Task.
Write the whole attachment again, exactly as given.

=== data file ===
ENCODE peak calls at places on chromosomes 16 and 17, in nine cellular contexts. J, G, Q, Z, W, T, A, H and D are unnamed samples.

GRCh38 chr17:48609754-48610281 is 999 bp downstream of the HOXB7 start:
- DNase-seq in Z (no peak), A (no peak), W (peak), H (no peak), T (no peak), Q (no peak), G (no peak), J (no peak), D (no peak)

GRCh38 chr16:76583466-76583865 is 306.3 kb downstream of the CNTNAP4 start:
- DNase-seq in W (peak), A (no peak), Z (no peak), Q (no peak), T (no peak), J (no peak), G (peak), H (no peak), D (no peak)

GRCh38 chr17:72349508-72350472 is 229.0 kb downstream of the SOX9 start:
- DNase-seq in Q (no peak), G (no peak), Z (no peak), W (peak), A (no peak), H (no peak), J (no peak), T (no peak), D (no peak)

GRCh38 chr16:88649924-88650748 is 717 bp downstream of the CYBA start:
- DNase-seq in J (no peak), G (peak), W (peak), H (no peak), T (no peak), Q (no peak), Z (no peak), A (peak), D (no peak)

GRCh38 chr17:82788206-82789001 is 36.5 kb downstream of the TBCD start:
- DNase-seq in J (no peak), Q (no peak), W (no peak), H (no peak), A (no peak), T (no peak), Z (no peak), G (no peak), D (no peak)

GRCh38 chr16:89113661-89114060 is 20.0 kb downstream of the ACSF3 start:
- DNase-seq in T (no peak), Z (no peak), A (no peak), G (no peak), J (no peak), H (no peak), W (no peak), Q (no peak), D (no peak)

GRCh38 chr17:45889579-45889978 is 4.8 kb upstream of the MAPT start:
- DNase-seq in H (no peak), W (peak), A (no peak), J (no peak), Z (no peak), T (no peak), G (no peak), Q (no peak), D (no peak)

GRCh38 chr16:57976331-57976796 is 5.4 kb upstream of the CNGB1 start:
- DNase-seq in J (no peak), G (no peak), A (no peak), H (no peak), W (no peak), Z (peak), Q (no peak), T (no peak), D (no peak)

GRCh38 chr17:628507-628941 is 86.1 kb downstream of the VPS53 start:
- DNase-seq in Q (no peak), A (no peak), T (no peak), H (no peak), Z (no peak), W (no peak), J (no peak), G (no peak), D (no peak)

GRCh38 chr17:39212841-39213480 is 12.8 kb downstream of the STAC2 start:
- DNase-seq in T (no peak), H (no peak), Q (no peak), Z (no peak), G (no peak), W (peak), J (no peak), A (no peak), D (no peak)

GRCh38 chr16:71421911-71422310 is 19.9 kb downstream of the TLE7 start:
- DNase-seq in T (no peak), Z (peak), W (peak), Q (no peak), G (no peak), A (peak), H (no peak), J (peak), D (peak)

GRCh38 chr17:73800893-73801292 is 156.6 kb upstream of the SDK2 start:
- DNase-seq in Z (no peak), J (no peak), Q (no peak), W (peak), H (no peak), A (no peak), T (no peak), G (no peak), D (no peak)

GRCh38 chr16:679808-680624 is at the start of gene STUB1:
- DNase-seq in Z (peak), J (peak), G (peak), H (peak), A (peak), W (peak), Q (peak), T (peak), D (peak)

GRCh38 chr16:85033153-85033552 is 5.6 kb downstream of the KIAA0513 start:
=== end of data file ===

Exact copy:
ENCODE peak calls at places on chromosomes 16 and 17, in nine cellular contexts. J, G, Q, Z, W, T, A, H and D are unnamed samples.

GRCh38 chr17:48609754-48610281 is 999 bp downstream of the HOXB7 start:
- DNase-seq in Z (no peak), A (no peak), W (peak), H (no peak), T (no peak), Q (no peak), G (no peak), J (no peak), D (no peak)

GRCh38 chr16:76583466-76583865 is 306.3 kb downstream of the CNTNAP4 start:
- DNase-seq in W (peak), A (no peak), Z (no peak), Q (no peak), T (no peak), J (no peak), G (peak), H (no peak), D (no peak)

GRCh38 chr17:72349508-72350472 is 229.0 kb downstream of the SOX9 start:
- DNase-seq in Q (no peak), G (no peak), Z (no peak), W (peak), A (no peak), H (no peak), J (no peak), T (no peak), D (no peak)

GRCh38 chr16:88649924-88650748 is 717 bp downstream of the CYBA start:
- DNase-seq in J (no peak), G (peak), W (peak), H (no peak), T (no peak), Q (no peak), Z (no peak), A (peak), D (no peak)

GRCh38 chr17:82788206-82789001 is 36.5 kb downstream of the TBCD start:
- DNase-seq in J (no peak), Q (no peak), W (no peak), H (no peak), A (no peak), T (no peak), Z (no peak), G (no peak), D (no peak)

GRCh38 chr16:89113661-89114060 is 20.0 kb downstream of the ACSF3 start:
- DNase-seq in T (no peak), Z (no peak), A (no peak), G (no peak), J (no peak), H (no peak), W (no peak), Q (no peak), D (no peak)

GRCh38 chr17:45889579-45889978 is 4.8 kb upstream of the MAPT start:
- DNase-seq in H (no peak), W (peak), A (no peak), J (no peak), Z (no peak), T (no peak), G (no peak), Q (no peak), D (no peak)

GRCh38 chr16:57976331-57976796 is 5.4 kb upstream of the CNGB1 start:
- DNase-seq in J (no peak), G (no peak), A (no peak), H (no peak), W (no peak), Z (peak), Q (no peak), T (no peak), D (no peak)

GRCh38 chr17:628507-628941 is 86.1 kb downstream of the VPS53 start:
- DNase-seq in Q (no peak), A (no peak), T (no peak), H (no peak), Z (no peak), W (no peak), J (no peak), G (no peak), D (no peak)

GRCh38 chr17:39212841-39213480 is 12.8 kb downstream of the STAC2 start:
- DNase-seq in T (no peak), H (no peak), Q (no peak), Z (no peak), G (no peak), W (peak), J (no peak), A (no peak), D (no peak)

GRCh38 chr16:71421911-71422310 is 19.9 kb downstream of the TLE7 start:
- DNase-seq in T (no peak), Z (peak), W (peak), Q (no peak), G (no peak), A (peak), H (no peak), J (peak), D (peak)

GRCh38 chr17:73800893-73801292 is 156.6 kb upstream of the SDK2 start:
- DNase-seq in Z (no peak), J (no peak), Q (no peak), W (peak), H (no peak), A (no peak), T (no peak), G (no peak), D (no peak)

GRCh38 chr16:679808-680624 is at the start of gene STUB1:
- DNase-seq in Z (peak), J (peak), G (peak), H (peak), A (peak), W (peak), Q (peak), T (peak), D (peak)

GRCh38 chr16:85033153-85033552 is 5.6 kb downstream of the KIAA0513 start: